Best of the Rest Disclaimer & FAQ
Pierre Tristam | April 19, 2010
Best of the Rest is a daily feature that collects some of the more noteworthy items from newspapers, magazines and journals we (or you) come across every day. It is not necessarily an endorsement of those items. The intention here is to present as varied a range of news, opinion and cultural perspectives as possible, and to do for you what your busy schedules may prevent you from doing for yourself–filter through the mass of material out there and come up with a decent daily digest of what you need or want to know. The following Q&A details this feature.
- Where do you get your links? I’ve bookmarked about 150 standard sites from Florida and beyond that I scan individually in two batches every morning, both to prepare the Best of the Rest list and to get a sense of what the state and the world were up to overnight. Those links can be jumping off points to other sources I often never knew existed, so the exercise also works to broaden the feature’s horizons: the list of standard links is constantly changing.
- Do you favor liberal sites? Not quite. I favor non-ideological, non-loony sites, which applies both to the right and the left, although I won’t and should not ignore either side’s major web sites no matter how loony they may get. For example I’ll always look at both the Drudge Report and the Huffington Post, The Nation and National Review. I have limits. I won’t scan Sarah Palin’s Facebook page unless you really, really want me to. Speaking of which…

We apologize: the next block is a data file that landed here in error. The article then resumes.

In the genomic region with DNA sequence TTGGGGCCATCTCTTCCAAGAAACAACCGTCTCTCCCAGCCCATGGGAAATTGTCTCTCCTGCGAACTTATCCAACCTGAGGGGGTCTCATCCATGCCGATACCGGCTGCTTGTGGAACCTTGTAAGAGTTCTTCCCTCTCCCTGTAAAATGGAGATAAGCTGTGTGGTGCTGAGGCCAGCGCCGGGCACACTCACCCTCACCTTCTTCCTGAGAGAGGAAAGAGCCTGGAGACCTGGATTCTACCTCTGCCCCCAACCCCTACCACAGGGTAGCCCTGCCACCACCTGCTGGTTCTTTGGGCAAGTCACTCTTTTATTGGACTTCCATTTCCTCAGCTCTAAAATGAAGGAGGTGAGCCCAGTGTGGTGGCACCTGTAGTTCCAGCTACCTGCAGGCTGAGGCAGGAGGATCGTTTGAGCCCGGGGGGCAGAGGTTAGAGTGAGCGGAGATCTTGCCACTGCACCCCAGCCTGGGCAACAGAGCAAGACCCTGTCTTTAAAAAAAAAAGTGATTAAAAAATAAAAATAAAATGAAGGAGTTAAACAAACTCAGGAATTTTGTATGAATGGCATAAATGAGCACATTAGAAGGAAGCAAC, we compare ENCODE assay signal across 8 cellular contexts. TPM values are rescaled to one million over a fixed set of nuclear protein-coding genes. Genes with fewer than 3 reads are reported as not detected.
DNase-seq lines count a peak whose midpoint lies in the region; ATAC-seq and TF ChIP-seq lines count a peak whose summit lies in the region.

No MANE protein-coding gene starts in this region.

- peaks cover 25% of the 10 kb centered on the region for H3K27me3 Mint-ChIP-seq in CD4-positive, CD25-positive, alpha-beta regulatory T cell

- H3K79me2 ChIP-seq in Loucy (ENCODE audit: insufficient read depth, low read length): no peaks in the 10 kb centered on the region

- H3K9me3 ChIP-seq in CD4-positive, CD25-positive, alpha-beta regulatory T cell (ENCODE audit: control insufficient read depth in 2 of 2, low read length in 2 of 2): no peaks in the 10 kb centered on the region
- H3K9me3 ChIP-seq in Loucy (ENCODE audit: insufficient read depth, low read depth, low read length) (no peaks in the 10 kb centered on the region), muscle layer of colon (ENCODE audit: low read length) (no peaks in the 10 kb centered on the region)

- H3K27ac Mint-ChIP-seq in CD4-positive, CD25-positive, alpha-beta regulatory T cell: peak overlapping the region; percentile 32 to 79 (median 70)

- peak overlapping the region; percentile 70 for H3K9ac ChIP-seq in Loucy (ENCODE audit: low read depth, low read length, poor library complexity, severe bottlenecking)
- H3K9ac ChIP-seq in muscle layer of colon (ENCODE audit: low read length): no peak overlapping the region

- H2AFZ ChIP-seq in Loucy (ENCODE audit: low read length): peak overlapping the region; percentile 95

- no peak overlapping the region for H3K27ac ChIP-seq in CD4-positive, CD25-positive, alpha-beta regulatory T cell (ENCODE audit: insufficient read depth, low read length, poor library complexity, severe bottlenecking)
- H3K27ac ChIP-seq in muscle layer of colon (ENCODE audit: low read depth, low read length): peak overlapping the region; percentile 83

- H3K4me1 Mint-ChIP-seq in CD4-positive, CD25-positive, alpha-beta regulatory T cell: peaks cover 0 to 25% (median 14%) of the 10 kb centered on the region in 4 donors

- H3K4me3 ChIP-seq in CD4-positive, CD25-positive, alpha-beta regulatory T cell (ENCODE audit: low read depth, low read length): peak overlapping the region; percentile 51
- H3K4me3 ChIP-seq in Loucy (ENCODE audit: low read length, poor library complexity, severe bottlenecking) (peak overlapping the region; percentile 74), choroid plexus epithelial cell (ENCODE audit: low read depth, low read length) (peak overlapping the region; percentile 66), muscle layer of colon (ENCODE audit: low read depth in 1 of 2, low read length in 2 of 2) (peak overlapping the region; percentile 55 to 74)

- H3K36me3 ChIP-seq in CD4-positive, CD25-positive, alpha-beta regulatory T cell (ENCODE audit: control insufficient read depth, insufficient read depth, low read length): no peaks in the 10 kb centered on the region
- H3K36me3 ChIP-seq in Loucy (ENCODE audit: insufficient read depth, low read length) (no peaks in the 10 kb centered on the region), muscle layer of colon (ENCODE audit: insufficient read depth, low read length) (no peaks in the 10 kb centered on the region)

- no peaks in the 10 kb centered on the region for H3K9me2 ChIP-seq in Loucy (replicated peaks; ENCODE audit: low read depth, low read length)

- Will you take suggestions for additional sites to scan? Absolutely. But it’s no guarantee material from those sites will be linked.
- Why are there no links to the Daytona Beach News-Journal? I’d love to link to the News-Journal. Just because it fired me doesn’t mean I don’t still respect the hell out of its reporters and editors, who have nothing to do with the pinheads now running the show. However, the News-Journal, almost alone among Florida newspapers, kills its web links after two weeks–it puts them behind a firewall where they can only be accessed for pay. In the god-love-you logic of the organization, it’s a way for the News-Journal to make a few thousand dollars a month–and lose a few tens of thousands of readers a month. I can’t have my News-Journal links going dead day after day: it’d be too time consuming to eliminate them, and dead links are a killer on search engines. I’m hoping the paper will come to its senses, at which time it’ll be links galore. Meanwhile, I’ll link only when absolutely essential. The paucity or fluffy nature of the News-Journal’s local coverage is such that I don’t foresee that need too often.